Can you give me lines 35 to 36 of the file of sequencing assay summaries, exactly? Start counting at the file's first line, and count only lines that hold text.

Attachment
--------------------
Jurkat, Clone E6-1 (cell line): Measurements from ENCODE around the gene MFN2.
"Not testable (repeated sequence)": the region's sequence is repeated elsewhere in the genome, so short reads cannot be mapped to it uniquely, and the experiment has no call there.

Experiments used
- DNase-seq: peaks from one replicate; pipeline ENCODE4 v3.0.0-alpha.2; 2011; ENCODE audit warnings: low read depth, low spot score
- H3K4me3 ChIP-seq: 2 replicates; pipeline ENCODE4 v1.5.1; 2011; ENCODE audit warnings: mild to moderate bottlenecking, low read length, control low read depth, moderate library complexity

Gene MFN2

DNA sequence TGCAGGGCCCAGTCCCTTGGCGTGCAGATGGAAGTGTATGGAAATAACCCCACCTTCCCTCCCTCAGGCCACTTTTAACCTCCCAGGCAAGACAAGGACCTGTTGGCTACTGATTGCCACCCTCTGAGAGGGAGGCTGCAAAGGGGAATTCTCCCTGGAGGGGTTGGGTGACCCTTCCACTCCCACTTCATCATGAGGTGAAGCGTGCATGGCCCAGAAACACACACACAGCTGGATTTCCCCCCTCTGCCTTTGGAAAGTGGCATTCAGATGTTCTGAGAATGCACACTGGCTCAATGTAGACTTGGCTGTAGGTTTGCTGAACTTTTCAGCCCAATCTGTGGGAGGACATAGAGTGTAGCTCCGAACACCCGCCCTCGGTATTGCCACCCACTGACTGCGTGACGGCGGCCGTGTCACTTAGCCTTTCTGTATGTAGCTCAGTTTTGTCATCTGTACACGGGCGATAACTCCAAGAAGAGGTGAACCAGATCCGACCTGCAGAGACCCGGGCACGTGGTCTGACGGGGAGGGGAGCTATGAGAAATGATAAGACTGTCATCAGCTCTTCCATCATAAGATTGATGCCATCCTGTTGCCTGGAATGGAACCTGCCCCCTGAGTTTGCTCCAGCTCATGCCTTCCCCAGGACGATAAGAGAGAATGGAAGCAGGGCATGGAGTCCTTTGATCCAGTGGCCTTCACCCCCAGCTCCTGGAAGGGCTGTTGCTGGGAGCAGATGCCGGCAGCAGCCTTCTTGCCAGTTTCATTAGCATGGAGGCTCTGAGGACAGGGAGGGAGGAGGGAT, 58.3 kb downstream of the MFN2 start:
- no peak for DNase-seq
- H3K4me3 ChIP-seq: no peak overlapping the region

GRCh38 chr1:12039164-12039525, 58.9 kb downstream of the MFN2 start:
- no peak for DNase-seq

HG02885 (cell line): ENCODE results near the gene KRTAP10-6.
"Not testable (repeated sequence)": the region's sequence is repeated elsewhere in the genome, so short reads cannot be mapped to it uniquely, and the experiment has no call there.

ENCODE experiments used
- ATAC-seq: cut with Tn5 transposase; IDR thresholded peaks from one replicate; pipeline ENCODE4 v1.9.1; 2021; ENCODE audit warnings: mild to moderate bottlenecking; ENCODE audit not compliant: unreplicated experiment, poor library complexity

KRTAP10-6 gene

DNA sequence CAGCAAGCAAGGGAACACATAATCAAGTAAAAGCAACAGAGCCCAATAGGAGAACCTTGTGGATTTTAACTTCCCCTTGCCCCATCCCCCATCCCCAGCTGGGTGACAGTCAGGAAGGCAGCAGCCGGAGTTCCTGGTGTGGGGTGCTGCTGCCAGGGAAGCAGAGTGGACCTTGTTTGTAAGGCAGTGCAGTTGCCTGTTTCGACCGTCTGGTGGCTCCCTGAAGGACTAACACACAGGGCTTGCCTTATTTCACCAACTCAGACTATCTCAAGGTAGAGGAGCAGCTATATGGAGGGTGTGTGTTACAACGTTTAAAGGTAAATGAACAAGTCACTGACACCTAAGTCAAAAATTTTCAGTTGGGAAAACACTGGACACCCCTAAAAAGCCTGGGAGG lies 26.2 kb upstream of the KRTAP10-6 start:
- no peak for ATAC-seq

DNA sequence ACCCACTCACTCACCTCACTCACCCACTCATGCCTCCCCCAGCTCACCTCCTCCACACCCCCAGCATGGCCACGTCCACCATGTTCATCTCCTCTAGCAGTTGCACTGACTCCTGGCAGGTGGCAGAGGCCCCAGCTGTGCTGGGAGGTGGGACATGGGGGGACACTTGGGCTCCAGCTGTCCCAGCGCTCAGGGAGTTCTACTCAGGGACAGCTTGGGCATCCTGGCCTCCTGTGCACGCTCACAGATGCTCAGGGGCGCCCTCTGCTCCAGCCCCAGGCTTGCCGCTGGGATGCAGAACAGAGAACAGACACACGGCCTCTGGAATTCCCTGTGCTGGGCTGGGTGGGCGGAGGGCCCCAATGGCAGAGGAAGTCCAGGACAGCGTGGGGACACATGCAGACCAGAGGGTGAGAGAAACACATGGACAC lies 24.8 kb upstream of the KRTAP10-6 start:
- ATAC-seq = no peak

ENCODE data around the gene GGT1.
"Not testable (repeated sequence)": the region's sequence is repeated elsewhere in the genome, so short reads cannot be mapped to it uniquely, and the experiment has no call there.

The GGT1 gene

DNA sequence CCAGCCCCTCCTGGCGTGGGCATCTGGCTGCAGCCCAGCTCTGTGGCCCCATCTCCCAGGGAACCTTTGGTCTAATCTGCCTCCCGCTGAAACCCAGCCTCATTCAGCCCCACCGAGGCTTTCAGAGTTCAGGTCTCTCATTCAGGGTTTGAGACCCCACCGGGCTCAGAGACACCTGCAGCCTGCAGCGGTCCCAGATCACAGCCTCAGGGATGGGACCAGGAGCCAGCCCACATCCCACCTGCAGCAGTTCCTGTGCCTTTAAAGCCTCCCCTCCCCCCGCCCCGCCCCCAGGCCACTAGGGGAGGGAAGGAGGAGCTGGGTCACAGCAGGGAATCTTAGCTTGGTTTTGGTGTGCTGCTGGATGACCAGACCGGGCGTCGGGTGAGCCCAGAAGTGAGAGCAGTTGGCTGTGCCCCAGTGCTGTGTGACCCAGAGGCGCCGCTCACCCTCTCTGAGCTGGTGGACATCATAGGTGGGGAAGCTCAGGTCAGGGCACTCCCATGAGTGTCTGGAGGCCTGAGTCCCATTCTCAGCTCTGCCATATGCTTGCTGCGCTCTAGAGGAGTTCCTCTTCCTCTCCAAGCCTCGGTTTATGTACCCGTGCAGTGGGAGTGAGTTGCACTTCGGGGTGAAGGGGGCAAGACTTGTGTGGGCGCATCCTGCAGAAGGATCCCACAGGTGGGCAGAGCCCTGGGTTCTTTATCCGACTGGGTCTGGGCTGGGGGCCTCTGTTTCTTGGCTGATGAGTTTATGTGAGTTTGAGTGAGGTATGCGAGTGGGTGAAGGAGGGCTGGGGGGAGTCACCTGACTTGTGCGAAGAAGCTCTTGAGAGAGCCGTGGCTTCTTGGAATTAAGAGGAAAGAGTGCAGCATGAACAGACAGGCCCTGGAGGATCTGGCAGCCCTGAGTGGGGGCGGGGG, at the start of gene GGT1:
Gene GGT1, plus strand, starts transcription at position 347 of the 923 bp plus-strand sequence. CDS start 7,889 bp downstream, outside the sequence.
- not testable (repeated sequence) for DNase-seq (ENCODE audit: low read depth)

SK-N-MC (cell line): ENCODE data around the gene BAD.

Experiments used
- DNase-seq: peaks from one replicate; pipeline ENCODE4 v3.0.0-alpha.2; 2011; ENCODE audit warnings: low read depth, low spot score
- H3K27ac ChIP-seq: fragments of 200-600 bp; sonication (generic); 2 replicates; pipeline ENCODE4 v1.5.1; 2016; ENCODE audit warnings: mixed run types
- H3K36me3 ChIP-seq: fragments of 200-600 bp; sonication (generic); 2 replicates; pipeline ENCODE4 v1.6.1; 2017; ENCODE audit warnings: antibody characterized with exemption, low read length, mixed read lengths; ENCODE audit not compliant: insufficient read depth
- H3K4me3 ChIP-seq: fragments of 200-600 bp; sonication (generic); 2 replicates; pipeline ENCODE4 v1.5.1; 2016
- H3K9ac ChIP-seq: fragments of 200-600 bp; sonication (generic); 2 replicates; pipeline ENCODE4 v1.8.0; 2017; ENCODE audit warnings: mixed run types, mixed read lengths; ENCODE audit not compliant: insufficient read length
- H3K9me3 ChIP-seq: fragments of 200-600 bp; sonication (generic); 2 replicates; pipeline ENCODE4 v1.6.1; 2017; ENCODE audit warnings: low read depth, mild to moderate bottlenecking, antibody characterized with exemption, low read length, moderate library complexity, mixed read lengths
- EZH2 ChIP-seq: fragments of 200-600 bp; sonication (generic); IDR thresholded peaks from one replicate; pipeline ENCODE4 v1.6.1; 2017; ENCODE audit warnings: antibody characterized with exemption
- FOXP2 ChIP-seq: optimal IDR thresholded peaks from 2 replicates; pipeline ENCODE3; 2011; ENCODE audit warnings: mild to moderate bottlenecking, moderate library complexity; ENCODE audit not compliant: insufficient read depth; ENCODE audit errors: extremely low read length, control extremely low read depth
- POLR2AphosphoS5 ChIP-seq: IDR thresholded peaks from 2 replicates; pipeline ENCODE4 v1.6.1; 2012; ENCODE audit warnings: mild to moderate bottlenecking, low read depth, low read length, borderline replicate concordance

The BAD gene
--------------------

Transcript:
- EZH2 ChIP-seq: fragments of 200-600 bp; sonication (generic); IDR thresholded peaks from one replicate; pipeline ENCODE4 v1.6.1; 2017; ENCODE audit warnings: antibody characterized with exemption
- FOXP2 ChIP-seq: optimal IDR thresholded peaks from 2 replicates; pipeline ENCODE3; 2011; ENCODE audit warnings: mild to moderate bottlenecking, moderate library complexity; ENCODE audit not compliant: insufficient read depth; ENCODE audit errors: extremely low read length, control extremely low read depth